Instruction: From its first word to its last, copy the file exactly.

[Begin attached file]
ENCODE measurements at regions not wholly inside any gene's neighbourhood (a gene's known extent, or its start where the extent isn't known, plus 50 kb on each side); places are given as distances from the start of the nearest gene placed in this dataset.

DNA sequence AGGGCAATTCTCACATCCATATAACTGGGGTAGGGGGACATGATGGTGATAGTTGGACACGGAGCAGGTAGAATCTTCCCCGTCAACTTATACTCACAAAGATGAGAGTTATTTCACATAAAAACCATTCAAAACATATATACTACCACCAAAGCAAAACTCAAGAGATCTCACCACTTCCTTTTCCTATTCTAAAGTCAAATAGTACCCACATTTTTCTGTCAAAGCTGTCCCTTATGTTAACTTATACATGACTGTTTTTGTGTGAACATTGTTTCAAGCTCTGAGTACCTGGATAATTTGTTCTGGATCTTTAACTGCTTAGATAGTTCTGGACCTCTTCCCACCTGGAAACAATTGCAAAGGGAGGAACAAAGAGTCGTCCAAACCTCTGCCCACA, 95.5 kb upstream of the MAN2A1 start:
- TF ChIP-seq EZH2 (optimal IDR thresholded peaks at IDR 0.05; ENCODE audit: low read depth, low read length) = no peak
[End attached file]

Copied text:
ENCODE measurements at regions not wholly inside any gene's neighbourhood (a gene's known extent, or its start where the extent isn't known, plus 50 kb on each side); places are given as distances from the start of the nearest gene placed in this dataset.

DNA sequence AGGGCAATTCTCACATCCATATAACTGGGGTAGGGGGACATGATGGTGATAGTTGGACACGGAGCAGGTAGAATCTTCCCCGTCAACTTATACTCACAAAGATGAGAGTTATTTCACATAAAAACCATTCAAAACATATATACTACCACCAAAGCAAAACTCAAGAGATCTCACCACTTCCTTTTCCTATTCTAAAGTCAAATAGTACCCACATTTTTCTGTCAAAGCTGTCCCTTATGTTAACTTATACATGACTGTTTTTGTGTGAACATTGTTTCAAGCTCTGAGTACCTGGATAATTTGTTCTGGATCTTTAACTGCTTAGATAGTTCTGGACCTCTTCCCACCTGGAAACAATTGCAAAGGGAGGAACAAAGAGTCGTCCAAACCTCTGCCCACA, 95.5 kb upstream of the MAN2A1 start:
- TF ChIP-seq EZH2 (optimal IDR thresholded peaks at IDR 0.05; ENCODE audit: low read depth, low read length) = no peak